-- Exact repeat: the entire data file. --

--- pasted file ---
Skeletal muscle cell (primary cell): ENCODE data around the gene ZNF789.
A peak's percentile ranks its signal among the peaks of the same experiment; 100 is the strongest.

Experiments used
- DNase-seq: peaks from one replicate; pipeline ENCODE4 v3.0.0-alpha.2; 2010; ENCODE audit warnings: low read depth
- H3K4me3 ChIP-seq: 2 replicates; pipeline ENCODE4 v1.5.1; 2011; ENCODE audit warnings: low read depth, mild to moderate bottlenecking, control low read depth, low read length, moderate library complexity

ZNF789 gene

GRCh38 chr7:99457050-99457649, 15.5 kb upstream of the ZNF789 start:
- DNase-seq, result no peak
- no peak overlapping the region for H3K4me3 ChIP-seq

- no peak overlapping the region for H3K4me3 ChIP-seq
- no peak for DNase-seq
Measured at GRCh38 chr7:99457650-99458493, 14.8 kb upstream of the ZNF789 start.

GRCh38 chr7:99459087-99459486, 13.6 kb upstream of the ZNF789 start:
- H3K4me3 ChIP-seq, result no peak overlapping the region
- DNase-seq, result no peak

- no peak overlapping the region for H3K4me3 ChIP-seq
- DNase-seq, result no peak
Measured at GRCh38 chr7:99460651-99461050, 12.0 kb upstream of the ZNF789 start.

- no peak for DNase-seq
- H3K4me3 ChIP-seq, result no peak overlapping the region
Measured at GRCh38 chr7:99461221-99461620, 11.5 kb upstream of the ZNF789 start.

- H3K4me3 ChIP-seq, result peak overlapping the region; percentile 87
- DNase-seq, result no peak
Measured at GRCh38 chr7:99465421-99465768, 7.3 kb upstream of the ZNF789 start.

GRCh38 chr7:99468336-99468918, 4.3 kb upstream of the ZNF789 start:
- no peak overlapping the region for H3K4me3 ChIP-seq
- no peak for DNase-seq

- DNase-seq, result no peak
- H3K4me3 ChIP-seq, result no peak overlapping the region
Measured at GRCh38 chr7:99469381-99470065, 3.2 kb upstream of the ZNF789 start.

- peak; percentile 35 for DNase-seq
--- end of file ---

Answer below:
Skeletal muscle cell (primary cell): ENCODE data around the gene ZNF789.
A peak's percentile ranks its signal among the peaks of the same experiment; 100 is the strongest.

Experiments used
- DNase-seq: peaks from one replicate; pipeline ENCODE4 v3.0.0-alpha.2; 2010; ENCODE audit warnings: low read depth
- H3K4me3 ChIP-seq: 2 replicates; pipeline ENCODE4 v1.5.1; 2011; ENCODE audit warnings: low read depth, mild to moderate bottlenecking, control low read depth, low read length, moderate library complexity

ZNF789 gene

GRCh38 chr7:99457050-99457649, 15.5 kb upstream of the ZNF789 start:
- DNase-seq, result no peak
- no peak overlapping the region for H3K4me3 ChIP-seq

- no peak overlapping the region for H3K4me3 ChIP-seq
- no peak for DNase-seq
Measured at GRCh38 chr7:99457650-99458493, 14.8 kb upstream of the ZNF789 start.

GRCh38 chr7:99459087-99459486, 13.6 kb upstream of the ZNF789 start:
- H3K4me3 ChIP-seq, result no peak overlapping the region
- DNase-seq, result no peak

- no peak overlapping the region for H3K4me3 ChIP-seq
- DNase-seq, result no peak
Measured at GRCh38 chr7:99460651-99461050, 12.0 kb upstream of the ZNF789 start.

- no peak for DNase-seq
- H3K4me3 ChIP-seq, result no peak overlapping the region
Measured at GRCh38 chr7:99461221-99461620, 11.5 kb upstream of the ZNF789 start.

- H3K4me3 ChIP-seq, result peak overlapping the region; percentile 87
- DNase-seq, result no peak
Measured at GRCh38 chr7:99465421-99465768, 7.3 kb upstream of the ZNF789 start.

GRCh38 chr7:99468336-99468918, 4.3 kb upstream of the ZNF789 start:
- no peak overlapping the region for H3K4me3 ChIP-seq
- no peak for DNase-seq

- DNase-seq, result no peak
- H3K4me3 ChIP-seq, result no peak overlapping the region
Measured at GRCh38 chr7:99469381-99470065, 3.2 kb upstream of the ZNF789 start.

- peak; percentile 35 for DNase-seq